Attacks on two critical production facilities in Saudi Arabia over the weekend have wiped out 5.7 million barrels of daily crude production — or 50% of the kingdom’s oil output. According to a leading financial online portal, that’s more than 5% of global daily oil production.
Though Saudi Arabia has ignited the debate of aerial vulnerability due to the existence of unmanned vehicles, this is not the first time that unmanned flying objects have sparked paranoia in public. Here are a few major incidents that have occurred in 2019 alone:
AER LINGUS on September 02, 2019
An AER LINGUS flight travelling from Dublin to Gatwick airport in London came frighteningly close to a potentially lethal mid-air collision with an illegal drone.
It was only prevented thanks to the quick-thinking of the unnamed pilot who was forced to carry out an emergency turn to avoid the drone. In doing so, he prevented a potentially tragic scenario for the plane’s 186 passengers.
The incident, which is thought to be the first recorded instance of a pilot being forced into action to avoid a drone flying illegally in UK airspace, occurred just before 2 pm on April 28.
According to an Irish online portal, the Airbus A320 involved in the near-miss was at 1,700ft, travelling at around 190mph, and preparing to land at Gatwick when the incident occurred.
Drone Delays Fire Rescue on July 25, 2019
While more than 600 fire personnel have been working tirelessly to put out the Museum Fire burning north of Flagstaff, a drone was reported in the southeast portion of the fire area that was burning 1,900 acres.
Helicopters had to stop and move away from the drone. Drones flown near a wildfire can endanger the lives of pilots and firefighters, as well as, make it harder to protect the communities impacted by the fire, officials said.
Oxfordshire on July 22, 2019
A plane avoided a potentially fatal collision with a drone in Oxfordshire after spotting the craft as it came into land, the authorities have revealed.
The pilot, who was flying alone in a light aircraft over the Oxfordshire countryside on 22 July, noticed the drone out of the corner of his eye as he was coming in to land at London Oxford airport, near Kidlington.
Both the drone’s reported altitude and proximity to the airport are potentially in breach of laws regulated by the Civil Aviation Authority.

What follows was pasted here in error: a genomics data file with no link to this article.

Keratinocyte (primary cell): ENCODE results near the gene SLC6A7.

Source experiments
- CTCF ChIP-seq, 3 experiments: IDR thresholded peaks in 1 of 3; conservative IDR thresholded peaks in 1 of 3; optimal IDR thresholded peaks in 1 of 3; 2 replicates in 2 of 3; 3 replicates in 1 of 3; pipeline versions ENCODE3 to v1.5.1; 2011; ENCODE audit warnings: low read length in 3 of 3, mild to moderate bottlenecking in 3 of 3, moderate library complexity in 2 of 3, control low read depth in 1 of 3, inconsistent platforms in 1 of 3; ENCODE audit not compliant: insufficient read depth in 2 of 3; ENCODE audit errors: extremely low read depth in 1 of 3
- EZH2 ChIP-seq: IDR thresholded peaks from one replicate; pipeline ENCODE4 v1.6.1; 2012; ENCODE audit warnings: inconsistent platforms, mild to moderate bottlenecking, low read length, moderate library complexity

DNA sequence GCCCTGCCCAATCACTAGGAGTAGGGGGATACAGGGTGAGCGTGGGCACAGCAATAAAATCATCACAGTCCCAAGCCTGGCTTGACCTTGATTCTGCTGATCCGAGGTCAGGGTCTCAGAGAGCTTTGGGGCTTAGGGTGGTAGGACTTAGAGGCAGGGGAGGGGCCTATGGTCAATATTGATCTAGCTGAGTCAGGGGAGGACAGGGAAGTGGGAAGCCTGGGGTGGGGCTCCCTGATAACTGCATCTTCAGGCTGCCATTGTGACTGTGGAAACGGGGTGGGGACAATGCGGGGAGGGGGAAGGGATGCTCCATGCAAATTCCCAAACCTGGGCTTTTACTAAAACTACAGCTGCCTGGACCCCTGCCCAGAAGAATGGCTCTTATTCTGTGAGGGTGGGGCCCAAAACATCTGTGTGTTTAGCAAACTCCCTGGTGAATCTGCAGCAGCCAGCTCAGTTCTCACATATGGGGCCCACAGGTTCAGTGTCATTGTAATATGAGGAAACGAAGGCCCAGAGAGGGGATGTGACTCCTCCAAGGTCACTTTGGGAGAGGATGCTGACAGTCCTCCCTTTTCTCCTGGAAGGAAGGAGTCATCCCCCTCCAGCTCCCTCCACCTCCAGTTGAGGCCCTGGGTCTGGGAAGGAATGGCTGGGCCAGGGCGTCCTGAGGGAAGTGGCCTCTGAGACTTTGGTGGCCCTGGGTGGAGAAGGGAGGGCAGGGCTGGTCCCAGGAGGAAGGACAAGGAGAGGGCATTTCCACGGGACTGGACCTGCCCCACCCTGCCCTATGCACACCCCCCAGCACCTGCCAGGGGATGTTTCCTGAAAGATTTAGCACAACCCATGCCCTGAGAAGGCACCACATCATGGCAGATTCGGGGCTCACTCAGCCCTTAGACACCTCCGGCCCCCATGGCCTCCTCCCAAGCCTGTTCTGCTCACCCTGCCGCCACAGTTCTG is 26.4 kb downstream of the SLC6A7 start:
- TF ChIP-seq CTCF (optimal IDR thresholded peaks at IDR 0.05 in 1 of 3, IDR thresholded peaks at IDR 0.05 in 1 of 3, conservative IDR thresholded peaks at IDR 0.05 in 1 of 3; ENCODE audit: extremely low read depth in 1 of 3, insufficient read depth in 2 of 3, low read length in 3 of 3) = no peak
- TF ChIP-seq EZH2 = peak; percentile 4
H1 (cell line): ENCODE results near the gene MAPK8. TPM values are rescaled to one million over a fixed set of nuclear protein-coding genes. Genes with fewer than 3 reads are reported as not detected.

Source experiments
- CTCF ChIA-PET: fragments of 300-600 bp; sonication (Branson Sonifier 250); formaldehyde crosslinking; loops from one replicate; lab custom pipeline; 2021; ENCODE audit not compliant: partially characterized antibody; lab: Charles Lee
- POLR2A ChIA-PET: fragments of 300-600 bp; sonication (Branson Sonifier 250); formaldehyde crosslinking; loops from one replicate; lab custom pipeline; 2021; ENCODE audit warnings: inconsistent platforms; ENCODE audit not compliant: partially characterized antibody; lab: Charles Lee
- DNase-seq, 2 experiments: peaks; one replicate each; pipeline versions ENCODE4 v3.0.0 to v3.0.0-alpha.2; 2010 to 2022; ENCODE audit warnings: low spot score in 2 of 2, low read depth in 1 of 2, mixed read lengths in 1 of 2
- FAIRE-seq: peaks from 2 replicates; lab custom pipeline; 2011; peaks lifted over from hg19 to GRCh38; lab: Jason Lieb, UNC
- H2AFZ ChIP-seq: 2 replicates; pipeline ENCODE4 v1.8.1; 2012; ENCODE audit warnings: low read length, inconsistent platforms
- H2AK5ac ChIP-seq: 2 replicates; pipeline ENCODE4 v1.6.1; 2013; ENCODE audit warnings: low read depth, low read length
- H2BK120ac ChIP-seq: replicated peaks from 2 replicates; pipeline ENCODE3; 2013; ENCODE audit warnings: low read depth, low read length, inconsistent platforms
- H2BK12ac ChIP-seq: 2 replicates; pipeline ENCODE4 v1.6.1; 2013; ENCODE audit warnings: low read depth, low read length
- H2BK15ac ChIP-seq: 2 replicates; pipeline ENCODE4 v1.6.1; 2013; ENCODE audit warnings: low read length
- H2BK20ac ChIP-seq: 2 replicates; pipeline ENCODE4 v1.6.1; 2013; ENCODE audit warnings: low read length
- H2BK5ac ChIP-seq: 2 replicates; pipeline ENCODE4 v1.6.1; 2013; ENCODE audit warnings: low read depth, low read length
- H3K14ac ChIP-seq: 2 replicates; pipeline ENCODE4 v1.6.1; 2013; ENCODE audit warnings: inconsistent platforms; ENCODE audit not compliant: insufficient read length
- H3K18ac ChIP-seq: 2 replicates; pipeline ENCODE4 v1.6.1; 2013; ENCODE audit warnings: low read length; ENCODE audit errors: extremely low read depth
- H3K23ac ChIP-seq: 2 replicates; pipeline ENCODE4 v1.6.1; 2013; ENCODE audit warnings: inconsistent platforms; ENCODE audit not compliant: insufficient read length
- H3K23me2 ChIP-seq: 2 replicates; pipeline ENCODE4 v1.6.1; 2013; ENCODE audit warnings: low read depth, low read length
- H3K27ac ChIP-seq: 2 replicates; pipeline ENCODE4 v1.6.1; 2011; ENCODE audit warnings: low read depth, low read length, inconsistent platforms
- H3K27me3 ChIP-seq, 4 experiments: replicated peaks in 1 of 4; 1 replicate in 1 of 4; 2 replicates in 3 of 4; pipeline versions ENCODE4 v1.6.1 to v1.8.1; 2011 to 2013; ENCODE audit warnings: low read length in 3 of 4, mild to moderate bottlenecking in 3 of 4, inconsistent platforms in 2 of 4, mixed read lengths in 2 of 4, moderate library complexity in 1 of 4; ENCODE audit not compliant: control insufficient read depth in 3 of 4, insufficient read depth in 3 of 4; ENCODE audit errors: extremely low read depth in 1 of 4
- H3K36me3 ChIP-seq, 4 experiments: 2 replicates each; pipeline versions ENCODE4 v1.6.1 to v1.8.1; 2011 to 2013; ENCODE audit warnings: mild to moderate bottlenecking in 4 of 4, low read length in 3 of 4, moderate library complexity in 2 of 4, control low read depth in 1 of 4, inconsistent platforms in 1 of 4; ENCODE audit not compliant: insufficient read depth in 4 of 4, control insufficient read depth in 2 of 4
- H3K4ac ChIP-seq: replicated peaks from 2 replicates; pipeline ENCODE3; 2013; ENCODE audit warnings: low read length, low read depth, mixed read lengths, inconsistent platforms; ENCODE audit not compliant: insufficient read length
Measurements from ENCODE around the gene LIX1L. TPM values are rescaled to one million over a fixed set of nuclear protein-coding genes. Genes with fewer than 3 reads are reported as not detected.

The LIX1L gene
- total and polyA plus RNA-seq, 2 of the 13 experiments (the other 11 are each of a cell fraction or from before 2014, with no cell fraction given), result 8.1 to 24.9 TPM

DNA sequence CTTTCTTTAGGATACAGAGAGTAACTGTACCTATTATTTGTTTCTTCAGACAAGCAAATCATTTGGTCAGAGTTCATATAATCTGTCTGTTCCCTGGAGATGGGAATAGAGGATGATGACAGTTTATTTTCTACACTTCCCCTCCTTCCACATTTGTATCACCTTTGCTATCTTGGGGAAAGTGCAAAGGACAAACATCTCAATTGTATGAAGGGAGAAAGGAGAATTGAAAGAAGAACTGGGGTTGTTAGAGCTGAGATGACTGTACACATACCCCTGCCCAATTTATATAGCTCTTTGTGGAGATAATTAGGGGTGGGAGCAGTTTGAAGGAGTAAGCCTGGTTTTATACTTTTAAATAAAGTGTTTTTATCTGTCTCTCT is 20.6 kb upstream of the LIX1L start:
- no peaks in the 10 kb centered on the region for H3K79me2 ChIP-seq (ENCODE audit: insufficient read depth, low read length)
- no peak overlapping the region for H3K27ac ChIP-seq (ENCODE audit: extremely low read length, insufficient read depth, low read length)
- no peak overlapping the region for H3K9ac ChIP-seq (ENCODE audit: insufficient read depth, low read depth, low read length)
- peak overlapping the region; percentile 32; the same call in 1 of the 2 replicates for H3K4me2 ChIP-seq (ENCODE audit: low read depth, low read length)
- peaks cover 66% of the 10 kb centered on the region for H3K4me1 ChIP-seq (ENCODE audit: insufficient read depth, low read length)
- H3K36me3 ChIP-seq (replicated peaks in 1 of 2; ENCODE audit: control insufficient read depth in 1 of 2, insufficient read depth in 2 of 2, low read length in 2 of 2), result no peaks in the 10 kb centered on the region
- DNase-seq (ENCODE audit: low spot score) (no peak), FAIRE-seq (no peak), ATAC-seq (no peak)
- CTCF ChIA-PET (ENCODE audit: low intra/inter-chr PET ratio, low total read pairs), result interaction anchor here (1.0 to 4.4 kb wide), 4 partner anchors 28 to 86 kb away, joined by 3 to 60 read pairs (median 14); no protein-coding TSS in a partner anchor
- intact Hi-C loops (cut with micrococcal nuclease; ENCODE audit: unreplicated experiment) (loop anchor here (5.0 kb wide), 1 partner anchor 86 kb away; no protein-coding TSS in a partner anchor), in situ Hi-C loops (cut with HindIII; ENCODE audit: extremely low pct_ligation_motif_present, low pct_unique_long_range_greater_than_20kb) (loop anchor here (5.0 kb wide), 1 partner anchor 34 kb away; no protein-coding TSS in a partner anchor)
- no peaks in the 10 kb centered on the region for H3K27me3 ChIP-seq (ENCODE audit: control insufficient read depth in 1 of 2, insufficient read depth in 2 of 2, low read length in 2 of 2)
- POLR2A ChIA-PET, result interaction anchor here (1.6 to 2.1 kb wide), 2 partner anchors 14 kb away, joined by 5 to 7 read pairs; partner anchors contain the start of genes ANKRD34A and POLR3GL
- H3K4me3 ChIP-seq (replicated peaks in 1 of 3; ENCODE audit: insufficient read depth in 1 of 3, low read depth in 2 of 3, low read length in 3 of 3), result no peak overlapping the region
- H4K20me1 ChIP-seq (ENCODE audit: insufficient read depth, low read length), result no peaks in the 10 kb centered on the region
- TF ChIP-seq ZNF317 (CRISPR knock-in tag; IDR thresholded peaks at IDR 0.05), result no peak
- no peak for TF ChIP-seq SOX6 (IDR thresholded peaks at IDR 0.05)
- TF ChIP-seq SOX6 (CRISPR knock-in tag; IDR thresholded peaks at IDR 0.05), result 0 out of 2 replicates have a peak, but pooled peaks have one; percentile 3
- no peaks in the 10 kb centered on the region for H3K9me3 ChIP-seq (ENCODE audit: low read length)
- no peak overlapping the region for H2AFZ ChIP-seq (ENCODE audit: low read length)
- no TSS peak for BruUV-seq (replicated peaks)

Over Myanmar’s Parliament on February 11, 2019
A French tourist has been arrested for flying a drone near Myanmar’s parliament in the capital Naypyidaw. The man tried to fly a drone over the government building, which is illegal under Myanmar law.
Heathrow Airport January 08, 2019
More than two weeks after operations were suspended at London Gatwick for reports of a drone sighting, a similar situation affected service through London’s Heathrow Airport.
The Gatwick closure led to more than 100,000 people being stranded or delayed — the worst-ever drone-related disruption at an international airport.
The incident at Heathrow surprised as it coincides with test Heathrow’s newly acquired Israeli-built drone defence system, which was installed following the Gatwick incident.
We are only halfway through 2019 and there already have been many minor and major drone-related incidents. In spite of strict air space violation policies, somehow these drones keep showing up. Regardless of the intentions being malicious or not, the presence of a drone can cause a catastrophe. For instance, a tiny drone can get sucked into the turbine of a jet engine or can fail and have a kamikaze-like drop near civilian spaces.
Extrapolate out. Watch drone racing. Drone technology is advancing at a breakneck pace. They’ll eventually be guided bullets and put an end to human-scale aircraft.
— Naval (@naval) December 21, 2018
Though development of this unmanned vehicle technology took many years, the intentions of the users can change overnight. Not only there is a need for stronger drone regulations but also for installation of anti-drone systems near vulnerable places.
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